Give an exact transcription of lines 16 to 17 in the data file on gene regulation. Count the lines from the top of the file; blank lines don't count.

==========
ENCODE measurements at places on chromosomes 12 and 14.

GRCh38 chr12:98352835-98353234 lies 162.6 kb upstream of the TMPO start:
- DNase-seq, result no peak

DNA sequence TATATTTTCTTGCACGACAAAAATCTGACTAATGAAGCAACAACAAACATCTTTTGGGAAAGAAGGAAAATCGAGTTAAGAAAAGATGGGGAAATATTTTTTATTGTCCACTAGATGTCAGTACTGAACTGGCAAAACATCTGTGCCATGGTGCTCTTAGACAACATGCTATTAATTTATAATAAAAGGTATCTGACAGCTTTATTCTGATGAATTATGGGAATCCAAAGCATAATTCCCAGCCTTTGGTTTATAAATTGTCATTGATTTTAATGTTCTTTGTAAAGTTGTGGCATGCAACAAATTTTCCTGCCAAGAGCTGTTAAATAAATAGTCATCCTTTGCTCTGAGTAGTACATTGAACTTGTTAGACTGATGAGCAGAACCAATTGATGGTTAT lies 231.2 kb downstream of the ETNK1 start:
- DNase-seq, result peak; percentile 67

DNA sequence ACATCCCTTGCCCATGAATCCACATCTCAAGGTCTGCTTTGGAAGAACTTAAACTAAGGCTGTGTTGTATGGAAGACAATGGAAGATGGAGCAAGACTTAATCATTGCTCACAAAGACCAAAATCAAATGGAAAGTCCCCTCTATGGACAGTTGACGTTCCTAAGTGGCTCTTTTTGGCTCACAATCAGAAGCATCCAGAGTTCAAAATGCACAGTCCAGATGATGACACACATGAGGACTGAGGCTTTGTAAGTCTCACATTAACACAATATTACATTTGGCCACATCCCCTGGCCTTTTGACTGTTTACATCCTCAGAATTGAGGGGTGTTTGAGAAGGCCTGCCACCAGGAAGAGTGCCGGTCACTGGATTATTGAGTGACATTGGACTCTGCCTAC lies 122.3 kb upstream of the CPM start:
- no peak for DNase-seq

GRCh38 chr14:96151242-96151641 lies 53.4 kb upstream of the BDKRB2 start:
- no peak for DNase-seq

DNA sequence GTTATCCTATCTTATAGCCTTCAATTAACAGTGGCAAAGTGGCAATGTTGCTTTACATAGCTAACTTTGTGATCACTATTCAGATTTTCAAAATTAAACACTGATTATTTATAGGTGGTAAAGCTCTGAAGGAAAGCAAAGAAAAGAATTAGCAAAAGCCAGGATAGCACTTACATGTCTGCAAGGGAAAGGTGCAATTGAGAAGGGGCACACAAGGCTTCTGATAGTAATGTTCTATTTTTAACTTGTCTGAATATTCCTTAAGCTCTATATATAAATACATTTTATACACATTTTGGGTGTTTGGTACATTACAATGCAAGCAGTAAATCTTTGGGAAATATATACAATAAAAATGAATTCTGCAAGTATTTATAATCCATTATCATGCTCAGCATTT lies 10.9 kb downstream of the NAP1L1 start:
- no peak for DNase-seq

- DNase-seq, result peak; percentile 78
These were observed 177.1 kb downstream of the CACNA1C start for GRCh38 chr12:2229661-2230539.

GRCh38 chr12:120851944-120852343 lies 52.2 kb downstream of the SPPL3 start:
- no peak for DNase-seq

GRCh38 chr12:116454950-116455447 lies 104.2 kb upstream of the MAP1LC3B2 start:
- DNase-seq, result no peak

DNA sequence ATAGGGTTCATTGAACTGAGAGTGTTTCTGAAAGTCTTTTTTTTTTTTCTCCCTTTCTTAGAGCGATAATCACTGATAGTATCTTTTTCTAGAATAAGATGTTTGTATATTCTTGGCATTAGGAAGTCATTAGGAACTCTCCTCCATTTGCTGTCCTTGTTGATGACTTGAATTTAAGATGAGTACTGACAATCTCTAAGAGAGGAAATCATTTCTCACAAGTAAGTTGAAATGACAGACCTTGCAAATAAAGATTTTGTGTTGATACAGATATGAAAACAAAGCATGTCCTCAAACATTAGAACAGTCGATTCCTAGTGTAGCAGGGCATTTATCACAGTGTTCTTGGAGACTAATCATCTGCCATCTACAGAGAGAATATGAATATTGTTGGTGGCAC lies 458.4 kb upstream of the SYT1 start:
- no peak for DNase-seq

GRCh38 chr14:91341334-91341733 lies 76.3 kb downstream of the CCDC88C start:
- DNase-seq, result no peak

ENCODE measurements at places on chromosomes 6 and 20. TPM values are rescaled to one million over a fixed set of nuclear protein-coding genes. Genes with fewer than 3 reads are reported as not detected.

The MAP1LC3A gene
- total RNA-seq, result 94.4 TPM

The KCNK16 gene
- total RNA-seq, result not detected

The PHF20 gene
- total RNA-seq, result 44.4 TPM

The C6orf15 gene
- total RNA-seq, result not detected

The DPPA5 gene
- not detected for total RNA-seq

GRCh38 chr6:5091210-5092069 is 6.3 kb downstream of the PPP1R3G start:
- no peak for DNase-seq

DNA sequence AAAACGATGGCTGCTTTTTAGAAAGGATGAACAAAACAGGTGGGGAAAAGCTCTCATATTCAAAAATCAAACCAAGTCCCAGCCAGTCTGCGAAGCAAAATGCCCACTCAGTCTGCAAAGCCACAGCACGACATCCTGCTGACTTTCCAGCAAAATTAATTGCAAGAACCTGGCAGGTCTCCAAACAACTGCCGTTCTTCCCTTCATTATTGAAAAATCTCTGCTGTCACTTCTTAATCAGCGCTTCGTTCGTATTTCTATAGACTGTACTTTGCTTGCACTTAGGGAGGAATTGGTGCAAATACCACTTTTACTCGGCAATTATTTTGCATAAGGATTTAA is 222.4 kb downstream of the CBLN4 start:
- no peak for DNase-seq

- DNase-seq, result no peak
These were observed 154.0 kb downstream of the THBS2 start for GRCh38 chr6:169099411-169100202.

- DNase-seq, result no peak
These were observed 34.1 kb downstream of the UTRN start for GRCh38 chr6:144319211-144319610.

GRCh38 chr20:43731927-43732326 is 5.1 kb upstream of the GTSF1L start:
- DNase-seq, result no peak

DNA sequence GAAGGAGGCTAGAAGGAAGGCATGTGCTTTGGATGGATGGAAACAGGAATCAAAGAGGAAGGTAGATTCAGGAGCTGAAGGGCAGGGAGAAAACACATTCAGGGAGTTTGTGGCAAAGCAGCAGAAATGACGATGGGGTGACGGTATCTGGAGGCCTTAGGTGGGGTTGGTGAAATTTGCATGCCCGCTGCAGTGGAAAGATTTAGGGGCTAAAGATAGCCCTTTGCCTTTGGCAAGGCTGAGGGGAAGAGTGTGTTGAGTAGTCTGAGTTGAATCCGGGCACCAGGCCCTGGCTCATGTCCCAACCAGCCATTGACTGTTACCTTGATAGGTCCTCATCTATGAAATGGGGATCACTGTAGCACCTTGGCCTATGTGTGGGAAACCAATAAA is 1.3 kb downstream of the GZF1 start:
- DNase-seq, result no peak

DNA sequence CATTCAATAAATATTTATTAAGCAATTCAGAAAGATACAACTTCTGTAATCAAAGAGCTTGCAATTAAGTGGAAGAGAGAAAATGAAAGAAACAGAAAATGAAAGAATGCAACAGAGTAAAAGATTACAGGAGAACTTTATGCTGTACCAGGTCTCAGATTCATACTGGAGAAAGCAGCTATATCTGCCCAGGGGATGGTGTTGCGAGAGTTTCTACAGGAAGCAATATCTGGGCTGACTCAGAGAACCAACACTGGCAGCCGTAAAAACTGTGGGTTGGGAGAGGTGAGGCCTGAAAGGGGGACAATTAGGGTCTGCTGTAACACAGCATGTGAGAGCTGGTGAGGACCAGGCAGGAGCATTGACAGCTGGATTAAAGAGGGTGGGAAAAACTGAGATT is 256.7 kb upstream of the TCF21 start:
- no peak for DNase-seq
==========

GRCh38 chr12:116454950-116455447 lies 104.2 kb upstream of the MAP1LC3B2 start:
- DNase-seq, result no peak